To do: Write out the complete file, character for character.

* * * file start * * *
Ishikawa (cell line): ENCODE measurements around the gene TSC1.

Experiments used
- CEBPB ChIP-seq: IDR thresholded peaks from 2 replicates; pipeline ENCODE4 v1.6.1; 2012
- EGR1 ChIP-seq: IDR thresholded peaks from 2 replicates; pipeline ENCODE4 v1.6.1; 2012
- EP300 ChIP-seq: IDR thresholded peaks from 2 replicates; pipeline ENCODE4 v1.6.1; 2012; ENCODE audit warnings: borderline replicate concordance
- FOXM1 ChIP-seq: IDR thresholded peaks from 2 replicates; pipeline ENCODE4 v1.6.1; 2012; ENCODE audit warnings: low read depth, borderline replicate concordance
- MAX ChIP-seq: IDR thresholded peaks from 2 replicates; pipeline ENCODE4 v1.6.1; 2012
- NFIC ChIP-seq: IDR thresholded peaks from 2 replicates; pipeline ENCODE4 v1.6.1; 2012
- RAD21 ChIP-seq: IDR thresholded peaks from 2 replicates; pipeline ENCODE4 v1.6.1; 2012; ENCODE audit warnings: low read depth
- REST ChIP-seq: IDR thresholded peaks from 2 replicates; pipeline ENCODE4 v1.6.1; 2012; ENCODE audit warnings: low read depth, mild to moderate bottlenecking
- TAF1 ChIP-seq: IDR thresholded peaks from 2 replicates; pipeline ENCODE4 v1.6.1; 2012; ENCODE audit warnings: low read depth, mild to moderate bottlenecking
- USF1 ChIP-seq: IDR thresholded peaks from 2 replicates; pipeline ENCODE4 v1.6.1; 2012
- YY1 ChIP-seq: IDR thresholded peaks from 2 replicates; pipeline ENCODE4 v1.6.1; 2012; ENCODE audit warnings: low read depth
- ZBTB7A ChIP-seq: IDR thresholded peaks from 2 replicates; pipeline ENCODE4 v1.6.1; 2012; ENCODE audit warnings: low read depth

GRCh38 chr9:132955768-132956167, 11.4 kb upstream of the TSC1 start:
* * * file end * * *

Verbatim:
Ishikawa (cell line): ENCODE measurements around the gene TSC1.

Experiments used
- CEBPB ChIP-seq: IDR thresholded peaks from 2 replicates; pipeline ENCODE4 v1.6.1; 2012
- EGR1 ChIP-seq: IDR thresholded peaks from 2 replicates; pipeline ENCODE4 v1.6.1; 2012
- EP300 ChIP-seq: IDR thresholded peaks from 2 replicates; pipeline ENCODE4 v1.6.1; 2012; ENCODE audit warnings: borderline replicate concordance
- FOXM1 ChIP-seq: IDR thresholded peaks from 2 replicates; pipeline ENCODE4 v1.6.1; 2012; ENCODE audit warnings: low read depth, borderline replicate concordance
- MAX ChIP-seq: IDR thresholded peaks from 2 replicates; pipeline ENCODE4 v1.6.1; 2012
- NFIC ChIP-seq: IDR thresholded peaks from 2 replicates; pipeline ENCODE4 v1.6.1; 2012
- RAD21 ChIP-seq: IDR thresholded peaks from 2 replicates; pipeline ENCODE4 v1.6.1; 2012; ENCODE audit warnings: low read depth
- REST ChIP-seq: IDR thresholded peaks from 2 replicates; pipeline ENCODE4 v1.6.1; 2012; ENCODE audit warnings: low read depth, mild to moderate bottlenecking
- TAF1 ChIP-seq: IDR thresholded peaks from 2 replicates; pipeline ENCODE4 v1.6.1; 2012; ENCODE audit warnings: low read depth, mild to moderate bottlenecking
- USF1 ChIP-seq: IDR thresholded peaks from 2 replicates; pipeline ENCODE4 v1.6.1; 2012
- YY1 ChIP-seq: IDR thresholded peaks from 2 replicates; pipeline ENCODE4 v1.6.1; 2012; ENCODE audit warnings: low read depth
- ZBTB7A ChIP-seq: IDR thresholded peaks from 2 replicates; pipeline ENCODE4 v1.6.1; 2012; ENCODE audit warnings: low read depth

GRCh38 chr9:132955768-132956167, 11.4 kb upstream of the TSC1 start: